The king of these shepherds from Job's country desired a wife for his son from his family's tribe in the Caucasus, and Job brought this royal bride (who was related to him) to Egypt with a great following. He had thirty camels with him, and many menservants and rich presents. He was still young -- a tall man of a pleasing yellow-brown color, with reddish hair. The people in Egypt were dirty brown in color. At that time Egypt was not thickly populated; only here and there were large masses of people. There were no great buildings either; these did not appear until the time of the children of Israel.

The king showed Job great honor, and was unwilling to let him go away again. He was very anxious for him to emigrate to Egypt with his whole tribe, and appointed as his dwelling-place the city where afterwards the Holy Family lived, which was then quite different. Job remained five years in Egypt, and I saw that he lived in the same place where the Holy Family lived, and that God showed him that spring. When performing his religious ceremonies, he made sacrifice on the great stone.

Job was to be sure a heathen, but he was an upright man who acknowledged the true God and worshipped Him as the Creator of all that he saw in nature, the stars, and the ever-changing light. He was never tired of speaking with God of His wonderful creations. He worshipped none of the horrible figures of beasts adored by the other races of mankind in his time, but had thought out for himself a representation of the true God. This was a small figure of a man with rays round its head, and I think it had wings. Its hands were clasped under its breast, and bore a globe on which was a ship on waves. Perhaps it was meant to represent the Flood. When performing his religious ceremonies he burnt grains before this little figure. Figures of this kind were afterwards introduced into Egypt, sitting in a kind of pulpit with a canopy above.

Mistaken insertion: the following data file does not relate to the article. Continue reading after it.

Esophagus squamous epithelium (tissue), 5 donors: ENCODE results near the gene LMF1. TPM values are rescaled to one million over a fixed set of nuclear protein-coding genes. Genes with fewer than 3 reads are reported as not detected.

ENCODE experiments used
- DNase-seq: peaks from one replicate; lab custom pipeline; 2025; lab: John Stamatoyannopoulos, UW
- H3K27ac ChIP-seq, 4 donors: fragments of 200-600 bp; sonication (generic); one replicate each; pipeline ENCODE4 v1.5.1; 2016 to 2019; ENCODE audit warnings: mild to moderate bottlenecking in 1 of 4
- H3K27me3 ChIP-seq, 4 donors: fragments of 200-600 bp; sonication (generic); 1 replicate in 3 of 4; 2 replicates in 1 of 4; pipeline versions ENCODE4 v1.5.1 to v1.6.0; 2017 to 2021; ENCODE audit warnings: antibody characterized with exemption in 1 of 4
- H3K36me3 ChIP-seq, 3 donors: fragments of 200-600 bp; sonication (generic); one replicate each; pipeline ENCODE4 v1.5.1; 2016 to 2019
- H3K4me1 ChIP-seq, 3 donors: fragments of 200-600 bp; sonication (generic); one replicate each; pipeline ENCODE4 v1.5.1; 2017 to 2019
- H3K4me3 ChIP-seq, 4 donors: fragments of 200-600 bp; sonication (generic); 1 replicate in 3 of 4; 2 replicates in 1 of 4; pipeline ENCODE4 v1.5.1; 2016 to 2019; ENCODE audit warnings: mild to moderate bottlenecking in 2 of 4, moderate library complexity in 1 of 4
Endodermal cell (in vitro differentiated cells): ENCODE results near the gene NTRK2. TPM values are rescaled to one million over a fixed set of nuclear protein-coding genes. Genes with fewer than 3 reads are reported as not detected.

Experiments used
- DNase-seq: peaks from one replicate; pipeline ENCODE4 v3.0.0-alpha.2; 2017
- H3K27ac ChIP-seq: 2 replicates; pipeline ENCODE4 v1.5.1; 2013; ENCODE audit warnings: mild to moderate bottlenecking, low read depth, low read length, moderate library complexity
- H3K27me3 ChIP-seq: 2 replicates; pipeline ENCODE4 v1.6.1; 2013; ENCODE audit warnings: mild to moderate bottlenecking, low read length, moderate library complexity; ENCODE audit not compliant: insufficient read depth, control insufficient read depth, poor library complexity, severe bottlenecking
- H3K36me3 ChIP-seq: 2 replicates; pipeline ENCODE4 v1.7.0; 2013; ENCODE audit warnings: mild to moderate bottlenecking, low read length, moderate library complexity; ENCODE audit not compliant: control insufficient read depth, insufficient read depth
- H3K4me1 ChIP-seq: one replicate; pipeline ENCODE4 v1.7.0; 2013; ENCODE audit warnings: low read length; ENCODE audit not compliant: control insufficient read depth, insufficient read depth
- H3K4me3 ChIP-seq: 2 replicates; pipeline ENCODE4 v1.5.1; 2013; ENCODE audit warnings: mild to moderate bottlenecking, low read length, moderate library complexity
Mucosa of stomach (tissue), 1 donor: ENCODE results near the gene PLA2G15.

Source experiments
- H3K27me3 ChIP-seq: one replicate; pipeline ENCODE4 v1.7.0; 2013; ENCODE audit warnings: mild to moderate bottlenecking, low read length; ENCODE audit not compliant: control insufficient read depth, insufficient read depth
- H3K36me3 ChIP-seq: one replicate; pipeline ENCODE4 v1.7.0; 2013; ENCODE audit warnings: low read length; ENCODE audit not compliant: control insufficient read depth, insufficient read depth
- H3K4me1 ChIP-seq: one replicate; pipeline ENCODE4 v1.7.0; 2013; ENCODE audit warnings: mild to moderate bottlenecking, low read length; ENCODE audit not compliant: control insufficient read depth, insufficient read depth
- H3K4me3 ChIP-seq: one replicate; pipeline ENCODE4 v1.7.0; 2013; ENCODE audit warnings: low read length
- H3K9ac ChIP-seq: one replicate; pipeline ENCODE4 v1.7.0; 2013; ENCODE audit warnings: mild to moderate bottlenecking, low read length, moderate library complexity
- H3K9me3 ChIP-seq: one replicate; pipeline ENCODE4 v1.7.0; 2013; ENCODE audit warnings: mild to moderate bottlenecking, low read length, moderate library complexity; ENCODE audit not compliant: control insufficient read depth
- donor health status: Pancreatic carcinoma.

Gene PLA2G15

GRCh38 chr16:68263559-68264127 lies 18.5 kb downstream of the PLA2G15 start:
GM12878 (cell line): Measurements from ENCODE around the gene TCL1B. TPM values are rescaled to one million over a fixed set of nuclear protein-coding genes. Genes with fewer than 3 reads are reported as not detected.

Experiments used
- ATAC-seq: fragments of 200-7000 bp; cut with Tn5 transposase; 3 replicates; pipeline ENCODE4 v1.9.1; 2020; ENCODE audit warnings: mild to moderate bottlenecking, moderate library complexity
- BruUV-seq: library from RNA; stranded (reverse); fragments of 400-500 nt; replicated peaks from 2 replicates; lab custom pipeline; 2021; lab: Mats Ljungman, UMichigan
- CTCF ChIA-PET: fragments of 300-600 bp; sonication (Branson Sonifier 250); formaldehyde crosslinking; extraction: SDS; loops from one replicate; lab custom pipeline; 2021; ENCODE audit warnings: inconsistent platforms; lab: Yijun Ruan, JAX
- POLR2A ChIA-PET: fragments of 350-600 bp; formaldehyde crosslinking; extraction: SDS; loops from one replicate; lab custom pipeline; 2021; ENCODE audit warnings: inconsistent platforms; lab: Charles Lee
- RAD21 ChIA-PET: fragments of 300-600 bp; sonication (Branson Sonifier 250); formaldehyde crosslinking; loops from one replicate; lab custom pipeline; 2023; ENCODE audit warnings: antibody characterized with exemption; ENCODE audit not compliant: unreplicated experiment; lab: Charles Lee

Job found a terrible form of idolatry here in this city, descending from the heathen magical rites practiced at the building of the Tower of Babel. They had an idol with a broad ox's head, rising to a point at the top. Its mouth was open, and behind its head were twisted horns. Its body was hollow, fire was made in it, and live children were thrust into its glowing arms. I saw something being taken out of holes in its body. The people here were horrible, and the land was full of dreadful beasts. Great black creatures with fiery manes flew about in swarms, scattering what seemed like fire as they flew. They poisoned everything in their path, and the trees withered away under them. I saw other animals with long hind-legs and short fore-legs, like moles; they could leap from roof to roof. Then there were frightful creatures lurking in hollows and between stones, which wound themselves round men and strangled them. In the Nile I saw a heavy, awkward beast with hideous teeth and thick black feet. It was the size of a horse and had something pig-like about it. Besides these I saw many other ugly creatures; but the people here were much more horrible than any of them. Job, whom I saw clearing the evil beasts from around his dwelling by his prayers, had such a horror of these godless folk that he often broke out in loud reproaches of them, saying that he would rather live with all these dreadful beasts than with the infamous inhabitants of this land. I often saw him at sunrise gazing longingly towards his own country, which hay a little to the south of the farthest country of the three holy kings. Job saw prophetic pictures foreshadowing the arrival in Egypt of the children of Israel; he also had visions of the salvation of mankind and of the trials that awaited himself. He would not be persuaded to stay in Egypt, and at the end of five years he and his companions left the country.